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Yankee Doodle Dandies: U.S. Paralympic gold revisited

Friday, 07.02.2010 / 2:47 PM / Hockey is for Everyone

By John McGourty - NHL.com Staff Writer

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Yankee Doodle Dandies: U.S. Paralympic gold revisited
Continuing its trend of recent world domination, the U.S. Paralympic Sled Hockey Team outscored opponents 19-0 this year in winning gold in Vancouver.
When it comes to monumental accomplishments, the milestones most cited are Tiger Woods' 15-stroke victory in the 2000 U.S. Open; the 1972 Super Bowl-champion Miami Dolphins' 17-0 record; and Secretariat's 31-length victory in the 1973 Belmont Stakes.

Add to the list the United States Paralympic Sled Hockey Team that won the gold medal in March at the 2010 Paralympic Winter Games in Vancouver by going 5-0 and outscoring its opponents, 19-0. Japan, which upset 2006 winner Canada in the semifinal, won silver and Norway beat Canada for the bronze.

"We had a great defensive effort and we could put the puck in the nets," defenseman Taylor Chace said. "Everyone was on the same page and (goaltender) Steve (Cash) was lights out when he needed to be. It wasn't easy but I couldn't ask to be part of a better group of guys."

The NHL was back in full swing in March after the 2010 Winter Olympics, also in Vancouver, and the U.S. Paralympic victory got only passing attention, so today, on the Fourth of July, NHL.com salutes the team, its coaches and the USA Hockey staff that runs the program that has now won two Paralympic hockey gold medals.

Cash stopped all 33 shots against him in the tournament and Taylor Lipsett was the leading scorer. Andy Yohe captained the champions, the youngest team in the tournament. However, it was veteran Joe Howard who set up Lipsett's goal that gave the U.S. their second goal in the 2-0 championship victory over Japan. Alexi Salamone scored first.

Yohe set Cash up for his greatest moment when Yohe interfered with Japan captain Takayuki Endo and a penalty shot was called with the U.S. leading, 1-0. Endo attempted to go top-shelf, right corner but Cash gloved the shot to keep the Americans unscored upon.

"I could not be more proud of our players," U.S. head coach Ray Maluta said. "These guys have given us so much over the last few years to get to this point. They've grown as athletes, players and men, and I'm lucky to have been a part of this ride."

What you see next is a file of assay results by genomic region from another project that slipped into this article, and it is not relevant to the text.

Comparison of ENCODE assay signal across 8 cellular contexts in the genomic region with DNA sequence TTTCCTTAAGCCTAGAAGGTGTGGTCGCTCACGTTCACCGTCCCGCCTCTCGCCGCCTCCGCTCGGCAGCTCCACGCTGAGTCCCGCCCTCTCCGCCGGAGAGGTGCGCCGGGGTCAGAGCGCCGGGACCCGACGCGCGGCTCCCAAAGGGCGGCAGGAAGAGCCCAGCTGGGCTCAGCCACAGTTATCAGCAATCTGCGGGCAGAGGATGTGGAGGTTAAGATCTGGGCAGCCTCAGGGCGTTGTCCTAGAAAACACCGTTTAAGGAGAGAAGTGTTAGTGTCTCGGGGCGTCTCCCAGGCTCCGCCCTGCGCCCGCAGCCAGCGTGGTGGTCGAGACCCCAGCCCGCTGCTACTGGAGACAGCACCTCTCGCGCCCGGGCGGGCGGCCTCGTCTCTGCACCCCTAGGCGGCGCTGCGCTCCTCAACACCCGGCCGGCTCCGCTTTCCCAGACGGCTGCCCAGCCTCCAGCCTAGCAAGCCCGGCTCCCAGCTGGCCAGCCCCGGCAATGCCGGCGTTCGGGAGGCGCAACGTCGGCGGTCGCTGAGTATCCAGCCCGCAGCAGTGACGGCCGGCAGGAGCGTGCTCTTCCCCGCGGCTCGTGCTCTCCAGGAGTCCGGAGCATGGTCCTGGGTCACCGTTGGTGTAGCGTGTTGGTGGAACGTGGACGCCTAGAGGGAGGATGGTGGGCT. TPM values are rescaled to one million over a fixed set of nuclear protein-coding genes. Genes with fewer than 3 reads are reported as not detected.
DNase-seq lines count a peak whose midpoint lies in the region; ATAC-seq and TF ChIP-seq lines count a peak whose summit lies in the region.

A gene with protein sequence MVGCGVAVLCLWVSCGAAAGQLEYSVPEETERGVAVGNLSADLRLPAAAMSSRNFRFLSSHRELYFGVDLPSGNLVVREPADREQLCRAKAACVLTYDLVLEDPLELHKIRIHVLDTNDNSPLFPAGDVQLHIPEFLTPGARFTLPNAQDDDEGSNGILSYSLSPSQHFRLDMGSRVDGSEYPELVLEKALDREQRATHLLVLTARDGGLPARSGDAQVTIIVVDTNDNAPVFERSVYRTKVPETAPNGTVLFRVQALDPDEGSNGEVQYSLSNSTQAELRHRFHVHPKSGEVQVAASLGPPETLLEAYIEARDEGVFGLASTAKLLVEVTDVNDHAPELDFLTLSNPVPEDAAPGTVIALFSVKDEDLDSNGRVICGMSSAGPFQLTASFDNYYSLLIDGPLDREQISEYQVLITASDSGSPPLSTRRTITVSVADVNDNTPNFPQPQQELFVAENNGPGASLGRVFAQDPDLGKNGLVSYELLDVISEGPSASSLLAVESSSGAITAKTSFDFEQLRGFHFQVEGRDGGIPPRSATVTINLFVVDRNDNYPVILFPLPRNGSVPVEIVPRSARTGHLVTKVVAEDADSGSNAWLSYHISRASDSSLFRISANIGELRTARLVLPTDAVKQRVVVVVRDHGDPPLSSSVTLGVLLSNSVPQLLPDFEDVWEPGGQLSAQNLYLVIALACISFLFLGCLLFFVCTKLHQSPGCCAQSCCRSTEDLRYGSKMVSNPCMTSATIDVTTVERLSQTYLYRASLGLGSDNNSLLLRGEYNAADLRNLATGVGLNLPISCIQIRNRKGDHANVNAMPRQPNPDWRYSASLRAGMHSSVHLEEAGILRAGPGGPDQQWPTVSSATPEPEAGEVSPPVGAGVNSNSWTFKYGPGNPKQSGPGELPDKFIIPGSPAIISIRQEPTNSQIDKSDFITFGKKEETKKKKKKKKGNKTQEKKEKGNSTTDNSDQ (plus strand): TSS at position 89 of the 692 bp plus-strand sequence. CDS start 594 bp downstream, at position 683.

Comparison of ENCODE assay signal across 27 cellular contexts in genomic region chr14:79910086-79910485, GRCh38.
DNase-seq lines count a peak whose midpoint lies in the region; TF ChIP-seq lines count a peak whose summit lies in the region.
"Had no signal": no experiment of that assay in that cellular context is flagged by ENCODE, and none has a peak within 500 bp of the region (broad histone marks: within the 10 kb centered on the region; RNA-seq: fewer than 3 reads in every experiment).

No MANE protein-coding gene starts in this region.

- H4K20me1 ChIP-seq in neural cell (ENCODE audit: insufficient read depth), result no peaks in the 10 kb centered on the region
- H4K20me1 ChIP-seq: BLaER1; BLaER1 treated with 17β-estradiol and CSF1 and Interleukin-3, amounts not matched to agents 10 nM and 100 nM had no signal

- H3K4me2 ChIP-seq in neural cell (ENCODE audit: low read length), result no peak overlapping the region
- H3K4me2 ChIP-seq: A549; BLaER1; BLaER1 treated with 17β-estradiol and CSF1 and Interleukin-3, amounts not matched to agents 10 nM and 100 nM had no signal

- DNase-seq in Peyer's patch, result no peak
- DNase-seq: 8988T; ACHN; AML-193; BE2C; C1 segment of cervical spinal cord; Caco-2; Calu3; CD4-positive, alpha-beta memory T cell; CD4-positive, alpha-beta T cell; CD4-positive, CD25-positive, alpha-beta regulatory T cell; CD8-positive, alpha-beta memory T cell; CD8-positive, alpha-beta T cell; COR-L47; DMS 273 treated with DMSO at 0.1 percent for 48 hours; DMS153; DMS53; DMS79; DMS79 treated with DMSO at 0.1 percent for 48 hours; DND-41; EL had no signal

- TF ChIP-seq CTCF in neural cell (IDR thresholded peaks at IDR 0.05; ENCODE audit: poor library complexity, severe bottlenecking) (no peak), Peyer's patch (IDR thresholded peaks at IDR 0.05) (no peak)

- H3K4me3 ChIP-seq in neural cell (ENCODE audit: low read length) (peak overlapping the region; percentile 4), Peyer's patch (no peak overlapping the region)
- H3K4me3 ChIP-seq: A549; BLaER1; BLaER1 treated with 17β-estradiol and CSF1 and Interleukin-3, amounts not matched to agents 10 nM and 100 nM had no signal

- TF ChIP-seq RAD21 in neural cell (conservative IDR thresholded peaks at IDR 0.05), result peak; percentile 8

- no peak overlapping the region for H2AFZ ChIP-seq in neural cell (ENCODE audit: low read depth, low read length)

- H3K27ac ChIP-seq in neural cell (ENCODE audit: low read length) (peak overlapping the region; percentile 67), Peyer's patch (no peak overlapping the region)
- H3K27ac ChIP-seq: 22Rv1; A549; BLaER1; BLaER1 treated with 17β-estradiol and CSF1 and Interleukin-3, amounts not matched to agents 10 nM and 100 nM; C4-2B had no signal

Honors quickly poured in on the gold medalists. The United States Olympic Committee named the hockey Paralympians their USOC Team of the Month, while Cash was named the USOC Male Athlete of the Month.

"Our gold medal was the result of hard work by each and every one of our players over the last several years," Maluta said. "Everyone, including Steve, sacrificed time and personal commitments in pursuit of one goal. I know that we're all very proud to have represented our country."

"My teammates worked very hard throughout the season," Cash said. "About half the team moved to Buffalo to train together. We had ice time 5-to-6 times a week. The victory resulted from the preparation leading up to it. The whole tournament fell into place and the team played great in front of me. They were the best I've ever seen and that was the key to our huge success."

President Obama welcomed Olympic and Paralympic athletes to the White House on April 21 and all 15 members of the gold-medal team attended, meeting the President and First Lady Michelle Obama. They were joined by Maluta, General Manager J.J. O'Connor and Director of Player Personnel Dan Brennan.

Chace joined Olympic athletes on NBC's Today show earlier that day to unveil the new Olympic and Paralympic logos.

"We are really pleased and happy for them. They really worked hard for it," USA Hockey President Ron DeGregorio said. "They're a good team with good bunch of people. That's the kind of excellence we are seeking from all our teams, men, women, and disabled. We want excellence, and this team epitomized the kind of preparation and commitment necessary to have these kinds of results."

The U.S. Sled Hockey team, which also won gold in 2002 at Salt Lake City, has now won the last four international championships. Cash said that gave the team a lot of confidence and the tournament schedule also helped.

"We had won the world champ which put us in the No. 1 seed," Cash said. "The biggest thing was the games were always at 5 p.m. That helped us keep a set schedule and maintain a routine."

Chace summed up the experience in a way Stanley Cup winners would understand.

"This is a great experience and I'll always be buddies with my teammates for the rest of my life," he said.

Four other countries contested the A division: the Czech Republic, Korea, Italy and Sweden. Five other countries have iced sled-hockey teams at Paralympic B World Championships: Great Britain, Germany, Poland, Estonia and the Netherlands. The 2014 Paralympics will be held at Sochi, Russia. It's not known if the host country will have a sled hockey team in the event.

Tryouts for the 2010-11 U.S. National Sled Hockey Team will be held July 22-23 at The Sports Center at Monroe County College in Rochester, N.Y. Interested applicants should go the USA Hockey site for more information: http://www.usahockey.com//Template_Usahockey.aspx?NAV=TU_10&ID=194136


Quote of the Day

Obviously a lot happened in a short period of time. At the end of the day, considering everything I went through, I really felt close to my teammates and I really feel like what we accomplished, I know we didn't win it all. ... I'm really proud of how we got there and what we did once we got there.

— Rangers forward Martin St. Louis to Jim Cerny of BlueshirtsUnited.com